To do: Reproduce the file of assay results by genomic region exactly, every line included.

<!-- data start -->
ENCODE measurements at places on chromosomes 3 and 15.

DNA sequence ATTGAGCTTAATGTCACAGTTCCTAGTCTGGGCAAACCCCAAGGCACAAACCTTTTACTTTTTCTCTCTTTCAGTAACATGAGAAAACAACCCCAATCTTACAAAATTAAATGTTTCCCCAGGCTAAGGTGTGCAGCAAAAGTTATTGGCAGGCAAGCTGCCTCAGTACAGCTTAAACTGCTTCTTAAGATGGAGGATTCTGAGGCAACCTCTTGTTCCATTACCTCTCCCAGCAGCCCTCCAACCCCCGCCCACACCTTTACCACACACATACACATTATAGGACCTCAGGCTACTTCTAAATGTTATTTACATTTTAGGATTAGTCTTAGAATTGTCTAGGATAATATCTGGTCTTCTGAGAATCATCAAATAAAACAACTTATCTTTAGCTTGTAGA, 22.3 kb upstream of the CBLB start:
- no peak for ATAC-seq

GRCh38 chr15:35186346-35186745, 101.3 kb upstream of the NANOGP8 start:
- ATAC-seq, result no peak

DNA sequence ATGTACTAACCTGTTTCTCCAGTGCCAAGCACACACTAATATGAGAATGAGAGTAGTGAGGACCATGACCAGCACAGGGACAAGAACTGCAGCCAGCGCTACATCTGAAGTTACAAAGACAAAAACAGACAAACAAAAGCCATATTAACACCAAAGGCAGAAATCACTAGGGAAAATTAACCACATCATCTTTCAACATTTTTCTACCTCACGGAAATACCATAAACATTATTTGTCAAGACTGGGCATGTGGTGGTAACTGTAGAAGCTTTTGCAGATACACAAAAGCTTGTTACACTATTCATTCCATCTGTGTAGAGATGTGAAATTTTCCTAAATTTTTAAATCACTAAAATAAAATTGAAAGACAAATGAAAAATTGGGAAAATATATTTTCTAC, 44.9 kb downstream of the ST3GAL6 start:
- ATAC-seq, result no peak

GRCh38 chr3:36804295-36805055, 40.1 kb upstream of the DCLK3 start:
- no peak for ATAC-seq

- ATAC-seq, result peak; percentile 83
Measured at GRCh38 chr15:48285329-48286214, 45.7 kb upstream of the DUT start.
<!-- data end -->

ENCODE measurements at places on chromosomes 3 and 15.

DNA sequence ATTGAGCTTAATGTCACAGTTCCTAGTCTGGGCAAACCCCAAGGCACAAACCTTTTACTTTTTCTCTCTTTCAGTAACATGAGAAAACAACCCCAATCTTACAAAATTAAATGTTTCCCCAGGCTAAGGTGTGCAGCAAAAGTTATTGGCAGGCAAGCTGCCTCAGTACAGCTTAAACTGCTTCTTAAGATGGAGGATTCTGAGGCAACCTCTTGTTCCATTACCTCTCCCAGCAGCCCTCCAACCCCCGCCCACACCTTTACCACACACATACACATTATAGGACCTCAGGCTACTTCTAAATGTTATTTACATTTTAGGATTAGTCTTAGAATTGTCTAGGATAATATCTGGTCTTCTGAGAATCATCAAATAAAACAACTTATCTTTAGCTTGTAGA, 22.3 kb upstream of the CBLB start:
- no peak for ATAC-seq

GRCh38 chr15:35186346-35186745, 101.3 kb upstream of the NANOGP8 start:
- ATAC-seq, result no peak

DNA sequence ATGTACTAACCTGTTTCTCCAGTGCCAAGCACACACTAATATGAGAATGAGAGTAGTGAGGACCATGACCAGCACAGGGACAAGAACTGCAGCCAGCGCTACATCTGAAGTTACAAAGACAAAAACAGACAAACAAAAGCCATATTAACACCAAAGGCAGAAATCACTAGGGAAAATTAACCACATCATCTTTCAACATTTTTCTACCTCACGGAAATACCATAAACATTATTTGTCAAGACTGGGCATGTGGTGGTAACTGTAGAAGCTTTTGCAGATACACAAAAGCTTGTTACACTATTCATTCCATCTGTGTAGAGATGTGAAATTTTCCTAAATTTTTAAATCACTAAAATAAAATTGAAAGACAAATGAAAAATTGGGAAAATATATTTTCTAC, 44.9 kb downstream of the ST3GAL6 start:
- ATAC-seq, result no peak

GRCh38 chr3:36804295-36805055, 40.1 kb upstream of the DCLK3 start:
- no peak for ATAC-seq

- ATAC-seq, result peak; percentile 83
Measured at GRCh38 chr15:48285329-48286214, 45.7 kb upstream of the DUT start.